Patrizio         Fertility preservation options should be discussed and explored as soon as possible, ideally at the time of the diagnosis, and most importantly, prior to cancer treatment initiation.  However, it is also important to remember that we need to take care not to add addition stress to the patient and family during a very difficult time of just receiving the diagnosis of cancer.  So, this has to be done with a team of experts, preferably some designated personnel and the care provider to be the union between the cancer specialist and the reproductive infertility specialist.  Today, with the vast array of options that are available it is very much affordable to have a referral in 24 hours and provide some of the treatments option within a very short time frame.  In the old days we were saying that we need at least six weeks to offer some options, where today the six weeks have been drastically reduced to no more than two weeks.

 

Wilson          On a practical level, how would a patient actually get in touch with your office or your team?

 

Patrizio         We do have a team of fertility preservation at Yale Cancer Center and a number of dedicated colleagues that are available for this type of referral with very short notice. We have a nurse that works in this field and we also have our social worker who is available to provide emotional counseling to both patient and most of the time together with their parents.  It is really key to have a team that is available 24 x 7 just to be there when we receive a phone call from our colleagues from Yale Cancer Center and any colleagues in the New Haven area or surrounding.  Then once the initial contact is made, generally we have an appointment with 24 hours and either myself or one of my colleagues will see the patient that needs immediate attention.

 

Wilson          Can you talk to us through what a visit is like for a patient?  You mentioned a little bit about the team and the importance of that when a patient comes to the office, but who are they going encounter first?  What is it going to be like for them?

 

Patrizio           The first encounter is the nurse that is part of the clinical care team and after they see the nurse then they are going to see a physician, and specifically what is going to be addressed in the visit is first, what type of cancer we are dealing with, where are we in the treatment plan, what is the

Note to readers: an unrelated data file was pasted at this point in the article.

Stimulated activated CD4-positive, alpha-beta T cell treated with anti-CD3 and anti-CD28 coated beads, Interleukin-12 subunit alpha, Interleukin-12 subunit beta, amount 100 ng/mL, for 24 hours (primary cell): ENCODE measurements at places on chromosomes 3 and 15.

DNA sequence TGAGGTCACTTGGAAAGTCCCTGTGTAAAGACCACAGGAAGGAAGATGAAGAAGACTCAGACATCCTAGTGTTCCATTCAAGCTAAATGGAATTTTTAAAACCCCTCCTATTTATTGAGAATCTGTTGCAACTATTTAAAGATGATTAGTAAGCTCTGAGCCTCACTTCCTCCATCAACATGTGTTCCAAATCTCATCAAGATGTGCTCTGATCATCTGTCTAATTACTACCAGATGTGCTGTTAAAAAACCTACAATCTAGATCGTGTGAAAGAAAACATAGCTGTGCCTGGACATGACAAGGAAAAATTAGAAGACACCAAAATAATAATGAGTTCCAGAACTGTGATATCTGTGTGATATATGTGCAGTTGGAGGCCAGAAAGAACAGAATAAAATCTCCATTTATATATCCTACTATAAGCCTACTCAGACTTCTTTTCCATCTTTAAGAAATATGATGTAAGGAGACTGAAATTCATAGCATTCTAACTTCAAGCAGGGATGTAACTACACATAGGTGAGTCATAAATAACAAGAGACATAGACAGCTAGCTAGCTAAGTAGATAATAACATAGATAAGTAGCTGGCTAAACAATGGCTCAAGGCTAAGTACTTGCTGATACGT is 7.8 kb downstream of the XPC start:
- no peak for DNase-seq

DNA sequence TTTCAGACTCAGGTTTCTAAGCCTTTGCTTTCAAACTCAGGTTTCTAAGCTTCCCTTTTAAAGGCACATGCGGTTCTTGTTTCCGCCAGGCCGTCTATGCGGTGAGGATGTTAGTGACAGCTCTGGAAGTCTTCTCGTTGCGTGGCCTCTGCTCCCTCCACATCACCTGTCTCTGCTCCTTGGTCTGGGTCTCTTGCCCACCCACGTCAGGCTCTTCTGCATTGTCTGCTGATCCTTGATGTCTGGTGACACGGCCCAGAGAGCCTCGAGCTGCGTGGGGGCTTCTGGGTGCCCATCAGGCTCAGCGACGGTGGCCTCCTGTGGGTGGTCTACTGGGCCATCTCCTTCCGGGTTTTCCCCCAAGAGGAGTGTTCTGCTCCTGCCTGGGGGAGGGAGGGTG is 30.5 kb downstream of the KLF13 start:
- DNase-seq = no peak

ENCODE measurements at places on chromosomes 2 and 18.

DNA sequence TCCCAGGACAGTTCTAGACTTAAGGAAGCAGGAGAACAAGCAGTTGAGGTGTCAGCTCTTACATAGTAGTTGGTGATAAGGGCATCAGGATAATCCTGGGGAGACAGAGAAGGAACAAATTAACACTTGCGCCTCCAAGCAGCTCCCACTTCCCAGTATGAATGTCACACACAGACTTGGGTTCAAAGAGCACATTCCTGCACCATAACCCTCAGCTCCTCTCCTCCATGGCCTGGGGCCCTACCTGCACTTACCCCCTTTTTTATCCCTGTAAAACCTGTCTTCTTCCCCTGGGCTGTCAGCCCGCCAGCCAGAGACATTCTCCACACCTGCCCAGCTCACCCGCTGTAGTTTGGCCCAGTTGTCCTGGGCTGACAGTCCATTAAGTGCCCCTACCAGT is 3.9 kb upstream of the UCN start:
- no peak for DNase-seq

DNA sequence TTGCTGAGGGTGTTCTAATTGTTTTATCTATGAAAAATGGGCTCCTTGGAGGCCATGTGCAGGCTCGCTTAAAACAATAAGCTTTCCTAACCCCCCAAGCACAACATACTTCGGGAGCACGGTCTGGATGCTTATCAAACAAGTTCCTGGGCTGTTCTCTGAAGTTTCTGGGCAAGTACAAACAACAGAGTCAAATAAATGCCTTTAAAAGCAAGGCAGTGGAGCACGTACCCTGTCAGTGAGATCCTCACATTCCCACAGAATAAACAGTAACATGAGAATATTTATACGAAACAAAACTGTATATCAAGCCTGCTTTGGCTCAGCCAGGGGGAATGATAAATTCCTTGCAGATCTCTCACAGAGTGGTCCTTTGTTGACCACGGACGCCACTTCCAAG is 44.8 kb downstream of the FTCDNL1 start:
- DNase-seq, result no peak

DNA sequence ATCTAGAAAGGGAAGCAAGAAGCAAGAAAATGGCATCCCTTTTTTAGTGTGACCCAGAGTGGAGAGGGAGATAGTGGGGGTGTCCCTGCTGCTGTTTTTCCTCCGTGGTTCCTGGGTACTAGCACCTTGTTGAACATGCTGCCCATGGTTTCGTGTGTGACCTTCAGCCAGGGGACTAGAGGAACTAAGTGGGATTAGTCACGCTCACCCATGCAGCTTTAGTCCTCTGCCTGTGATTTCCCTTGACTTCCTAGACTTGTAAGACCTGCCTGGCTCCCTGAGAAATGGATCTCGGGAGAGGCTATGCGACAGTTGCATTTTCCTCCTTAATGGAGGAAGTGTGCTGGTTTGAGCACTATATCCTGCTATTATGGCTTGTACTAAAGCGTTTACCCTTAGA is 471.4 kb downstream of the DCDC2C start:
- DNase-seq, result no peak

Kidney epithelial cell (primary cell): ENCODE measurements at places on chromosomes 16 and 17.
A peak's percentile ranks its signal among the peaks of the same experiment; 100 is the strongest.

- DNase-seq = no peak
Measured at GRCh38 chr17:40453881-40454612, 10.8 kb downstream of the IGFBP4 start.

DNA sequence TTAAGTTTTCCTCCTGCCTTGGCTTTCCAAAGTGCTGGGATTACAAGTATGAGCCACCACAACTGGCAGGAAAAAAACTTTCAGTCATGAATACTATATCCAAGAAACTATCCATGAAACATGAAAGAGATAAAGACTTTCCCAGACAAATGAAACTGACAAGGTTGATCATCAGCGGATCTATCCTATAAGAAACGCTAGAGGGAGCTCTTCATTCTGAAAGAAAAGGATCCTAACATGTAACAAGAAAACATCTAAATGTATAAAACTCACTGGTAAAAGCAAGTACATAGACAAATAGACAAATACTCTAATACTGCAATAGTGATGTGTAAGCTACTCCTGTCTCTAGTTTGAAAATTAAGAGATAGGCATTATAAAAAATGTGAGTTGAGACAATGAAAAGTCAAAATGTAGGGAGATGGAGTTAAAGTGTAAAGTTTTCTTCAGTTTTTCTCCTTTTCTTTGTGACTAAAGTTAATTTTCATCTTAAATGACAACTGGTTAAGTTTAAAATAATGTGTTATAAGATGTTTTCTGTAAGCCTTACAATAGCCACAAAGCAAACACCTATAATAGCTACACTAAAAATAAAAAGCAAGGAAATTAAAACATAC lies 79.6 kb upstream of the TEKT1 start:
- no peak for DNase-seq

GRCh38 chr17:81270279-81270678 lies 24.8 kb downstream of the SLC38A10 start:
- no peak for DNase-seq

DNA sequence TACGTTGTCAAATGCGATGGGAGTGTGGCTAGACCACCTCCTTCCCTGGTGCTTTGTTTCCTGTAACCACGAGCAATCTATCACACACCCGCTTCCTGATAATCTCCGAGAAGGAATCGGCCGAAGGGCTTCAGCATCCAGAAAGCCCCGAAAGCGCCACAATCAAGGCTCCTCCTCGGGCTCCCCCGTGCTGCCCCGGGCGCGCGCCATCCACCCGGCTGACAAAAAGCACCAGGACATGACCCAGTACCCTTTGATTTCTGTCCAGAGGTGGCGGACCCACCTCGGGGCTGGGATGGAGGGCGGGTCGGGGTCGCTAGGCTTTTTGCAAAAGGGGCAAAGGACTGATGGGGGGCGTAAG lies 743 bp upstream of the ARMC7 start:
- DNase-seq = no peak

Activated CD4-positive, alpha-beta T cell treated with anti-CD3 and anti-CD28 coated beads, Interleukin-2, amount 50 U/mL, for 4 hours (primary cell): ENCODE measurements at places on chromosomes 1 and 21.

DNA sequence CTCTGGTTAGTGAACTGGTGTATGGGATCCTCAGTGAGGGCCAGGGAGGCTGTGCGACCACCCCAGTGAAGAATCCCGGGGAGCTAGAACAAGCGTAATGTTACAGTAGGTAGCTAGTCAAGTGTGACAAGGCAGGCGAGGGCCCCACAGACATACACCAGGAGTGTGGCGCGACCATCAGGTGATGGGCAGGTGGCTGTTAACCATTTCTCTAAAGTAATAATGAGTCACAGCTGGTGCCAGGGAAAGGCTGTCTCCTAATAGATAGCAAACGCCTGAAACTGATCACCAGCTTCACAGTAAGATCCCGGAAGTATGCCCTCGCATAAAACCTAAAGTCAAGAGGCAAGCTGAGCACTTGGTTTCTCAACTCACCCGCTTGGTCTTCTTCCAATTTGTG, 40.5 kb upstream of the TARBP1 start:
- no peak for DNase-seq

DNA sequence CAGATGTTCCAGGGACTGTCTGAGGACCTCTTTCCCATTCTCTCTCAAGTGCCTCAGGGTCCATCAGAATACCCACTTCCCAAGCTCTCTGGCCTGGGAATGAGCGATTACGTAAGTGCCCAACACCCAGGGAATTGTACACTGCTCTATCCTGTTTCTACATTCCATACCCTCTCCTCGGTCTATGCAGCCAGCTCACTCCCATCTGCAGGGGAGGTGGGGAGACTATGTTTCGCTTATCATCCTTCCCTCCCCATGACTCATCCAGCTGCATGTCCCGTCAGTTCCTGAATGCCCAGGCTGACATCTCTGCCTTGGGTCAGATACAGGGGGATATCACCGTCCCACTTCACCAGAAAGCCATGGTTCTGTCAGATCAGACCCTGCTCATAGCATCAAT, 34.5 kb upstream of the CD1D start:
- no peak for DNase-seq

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                     future treatment plan and does the treatment involve chemotherapy and radiotherapy, what type of chemotherapy and what type of time frame do we have?  Is the chemotherapy in the future as in a week, or is the therapy going to start tomorrow? Has the cycle already started, where we are now in between cycles and so on? So, this has to first be assessed.  As soon as we find out that, then we establish where the patient is in their menstrual cycle and depending on where she is in the menstrual cycle, a treatment for collecting eggs for example can be started as soon as two or three days, or at the most within a week, and then all these explanations on what the options are, are going to be entertained.  If the patient is single and is young, then the option that we prefer most is to offer freezing of eggs.  If the patient is in a relationship, is married, then the second option is the possibility of freezing embryos.  If the patient needs any immediate treatments, in other words we do not even have the three days or four days for doing anything because the treatment has to start tomorrow or the day after tomorrow and it is a treatment that involves radiotherapy for example, then what we discuss is ovarian tissue freezing which is another option whereby we collect strips of ovarian tissue and then that ovary is going to be frozen for future use in the event the patient becomes menopausal or sterile after treatment, then she still has some fragments of ovarian tissue that can be re-transplanted back to her once she is cured from cancer.  In the world, the expertise throughout Europe mostly, and  in a few cases also in the United States, in St. Louis,  there are now eighteen babies that have been born by doing the re-transplants of a frozen, thawed  ovarian tissue for patients that did not have any time for doing the standard egg freezing or embryo freezing.